Aerosmith back in 1994 were known for many things — the year-long Get A Grip tour that hit Great Woods for two nights in August, a re-connection with the MTV generation through a string of hit videos (“Livin’ on the Edge,” “Crazy”) and Alicia Silverstone getting her naval pierced in “Crazy.” (OMFG she just jumped off that bridge!)
What the Boston rock band wasn’t getting much press for, at the time, was the online-only release of Get A Grip outtake “Head First,” which on June 27, 1994, became pretty much the first new song available for download-only. Twenty years ago today, Aerosmith were wicked ahead of the game.
According to Wikipedia’s 1994 In Music page, “over 10,000 CompuServe subscribers download the free track… within its first eight days of availability.” CompuServe waived its connection fees — $9.60 an hour — so users could get the song, which took up to 90 minutes to download.
Yahoo!’s music blog this week even found an incredible press quote from Steven Tyler about the whole ordeal. And yes, he uses “information superhighway” — can you imagine this meeting when the idea was first proposed to the band?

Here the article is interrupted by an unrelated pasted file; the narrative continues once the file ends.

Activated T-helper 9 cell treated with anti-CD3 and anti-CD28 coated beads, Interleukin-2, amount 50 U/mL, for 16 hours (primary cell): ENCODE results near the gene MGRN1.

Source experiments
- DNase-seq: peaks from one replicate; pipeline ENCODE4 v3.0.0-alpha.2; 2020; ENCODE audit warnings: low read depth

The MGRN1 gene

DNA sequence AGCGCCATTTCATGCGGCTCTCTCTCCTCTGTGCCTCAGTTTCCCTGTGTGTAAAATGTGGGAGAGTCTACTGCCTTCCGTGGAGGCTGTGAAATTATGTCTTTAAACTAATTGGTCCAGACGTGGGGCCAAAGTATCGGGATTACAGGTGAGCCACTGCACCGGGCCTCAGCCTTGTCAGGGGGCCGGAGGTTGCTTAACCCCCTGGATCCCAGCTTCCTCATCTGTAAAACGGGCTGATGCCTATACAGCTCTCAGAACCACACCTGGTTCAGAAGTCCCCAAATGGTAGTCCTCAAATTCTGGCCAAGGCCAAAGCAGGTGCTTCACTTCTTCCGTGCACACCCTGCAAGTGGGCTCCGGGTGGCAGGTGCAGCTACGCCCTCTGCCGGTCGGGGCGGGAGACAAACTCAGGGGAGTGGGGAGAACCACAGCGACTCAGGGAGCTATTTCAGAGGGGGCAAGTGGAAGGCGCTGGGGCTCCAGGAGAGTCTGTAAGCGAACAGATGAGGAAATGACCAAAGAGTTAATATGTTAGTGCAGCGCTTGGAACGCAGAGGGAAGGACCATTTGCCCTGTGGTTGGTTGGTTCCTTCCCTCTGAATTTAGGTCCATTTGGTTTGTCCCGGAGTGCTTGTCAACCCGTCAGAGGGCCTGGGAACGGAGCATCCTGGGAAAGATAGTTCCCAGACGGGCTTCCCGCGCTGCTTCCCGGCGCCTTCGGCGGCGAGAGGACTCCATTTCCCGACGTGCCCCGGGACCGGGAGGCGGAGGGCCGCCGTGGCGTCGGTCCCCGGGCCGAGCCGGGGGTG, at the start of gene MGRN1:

“If our fans are out there driving down that information superhighway, then we want to be playing at the truck stop. This is the future — so let’s get it going,” the frontman said in the most Steven Tyler way possible.
It is three minutes and 14 seconds long. It took 60 to 90 minutes to download. “Head First” was a trial, a marketing ploy, a flash of the future, an iceberg for a titanic industry, and 4.3 megabytes of riffs and double entendres, available as a WAV file.
Offering a song for digital download was a tech experiment, carried out both for its industry-altering potential and for the hell of it. It was the brainchild of three fairly new Geffen employees: Jim Griffin, Robert von Goeben, and Luke Wood. They brought the Internet to Geffen—not just the computers, but the fledgling culture. Griffin grasped the technology, von Goeben knew CompuServe, and Wood understood where the industry was headed.
Together, they helped trigger a watershed moment for the industry, helping to draw the lines between supporters and critics of digital music distribution and launching an as-yet-unresolved debate about copyright, royalties, distribution, and listener access.
And as for the song, everyone in 2014 can go right to where it started, and just push play…